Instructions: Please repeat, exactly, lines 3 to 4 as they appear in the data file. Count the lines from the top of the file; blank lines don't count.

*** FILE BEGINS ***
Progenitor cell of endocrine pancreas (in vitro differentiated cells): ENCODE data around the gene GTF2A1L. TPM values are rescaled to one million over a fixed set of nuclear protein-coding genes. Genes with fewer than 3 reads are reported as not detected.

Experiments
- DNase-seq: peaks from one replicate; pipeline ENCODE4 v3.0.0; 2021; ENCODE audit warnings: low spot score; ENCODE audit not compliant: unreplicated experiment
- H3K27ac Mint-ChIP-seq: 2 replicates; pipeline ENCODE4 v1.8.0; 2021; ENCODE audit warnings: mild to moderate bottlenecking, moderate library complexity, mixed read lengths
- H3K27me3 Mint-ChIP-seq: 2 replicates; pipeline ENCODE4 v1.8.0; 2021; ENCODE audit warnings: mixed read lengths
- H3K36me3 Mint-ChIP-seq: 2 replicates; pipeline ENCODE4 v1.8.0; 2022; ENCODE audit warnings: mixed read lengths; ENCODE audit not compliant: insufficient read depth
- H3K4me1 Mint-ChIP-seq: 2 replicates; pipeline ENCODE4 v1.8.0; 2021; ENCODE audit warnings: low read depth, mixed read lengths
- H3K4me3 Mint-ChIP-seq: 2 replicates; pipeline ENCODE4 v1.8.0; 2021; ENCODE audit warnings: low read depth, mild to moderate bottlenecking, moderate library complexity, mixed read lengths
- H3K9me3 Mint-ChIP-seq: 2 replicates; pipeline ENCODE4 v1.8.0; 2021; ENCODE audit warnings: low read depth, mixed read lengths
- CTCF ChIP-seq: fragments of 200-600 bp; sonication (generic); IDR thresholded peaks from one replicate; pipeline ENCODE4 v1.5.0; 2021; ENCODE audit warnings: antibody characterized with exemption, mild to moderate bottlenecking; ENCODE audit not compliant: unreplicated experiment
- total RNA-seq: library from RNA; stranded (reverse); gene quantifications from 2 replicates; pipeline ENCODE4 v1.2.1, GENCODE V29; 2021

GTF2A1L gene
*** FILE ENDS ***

- DNase-seq: peaks from one replicate; pipeline ENCODE4 v3.0.0; 2021; ENCODE audit warnings: low spot score; ENCODE audit not compliant: unreplicated experiment
- H3K27ac Mint-ChIP-seq: 2 replicates; pipeline ENCODE4 v1.8.0; 2021; ENCODE audit warnings: mild to moderate bottlenecking, moderate library complexity, mixed read lengths